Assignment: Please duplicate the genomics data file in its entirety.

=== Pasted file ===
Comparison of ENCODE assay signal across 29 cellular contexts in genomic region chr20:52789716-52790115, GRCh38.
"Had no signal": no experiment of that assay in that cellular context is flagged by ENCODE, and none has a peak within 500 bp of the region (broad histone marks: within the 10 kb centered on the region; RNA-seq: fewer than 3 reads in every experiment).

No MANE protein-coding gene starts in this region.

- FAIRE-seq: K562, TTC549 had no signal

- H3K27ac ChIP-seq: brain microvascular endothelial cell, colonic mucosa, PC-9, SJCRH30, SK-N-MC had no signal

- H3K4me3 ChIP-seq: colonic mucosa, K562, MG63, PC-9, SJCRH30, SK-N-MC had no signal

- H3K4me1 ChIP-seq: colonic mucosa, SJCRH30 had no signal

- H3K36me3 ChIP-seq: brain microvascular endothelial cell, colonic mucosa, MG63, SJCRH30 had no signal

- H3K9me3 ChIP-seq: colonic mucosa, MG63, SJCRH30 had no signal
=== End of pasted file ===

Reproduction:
Comparison of ENCODE assay signal across 29 cellular contexts in genomic region chr20:52789716-52790115, GRCh38.
"Had no signal": no experiment of that assay in that cellular context is flagged by ENCODE, and none has a peak within 500 bp of the region (broad histone marks: within the 10 kb centered on the region; RNA-seq: fewer than 3 reads in every experiment).

No MANE protein-coding gene starts in this region.

- FAIRE-seq: K562, TTC549 had no signal

- H3K27ac ChIP-seq: brain microvascular endothelial cell, colonic mucosa, PC-9, SJCRH30, SK-N-MC had no signal

- H3K4me3 ChIP-seq: colonic mucosa, K562, MG63, PC-9, SJCRH30, SK-N-MC had no signal

- H3K4me1 ChIP-seq: colonic mucosa, SJCRH30 had no signal

- H3K36me3 ChIP-seq: brain microvascular endothelial cell, colonic mucosa, MG63, SJCRH30 had no signal

- H3K9me3 ChIP-seq: colonic mucosa, MG63, SJCRH30 had no signal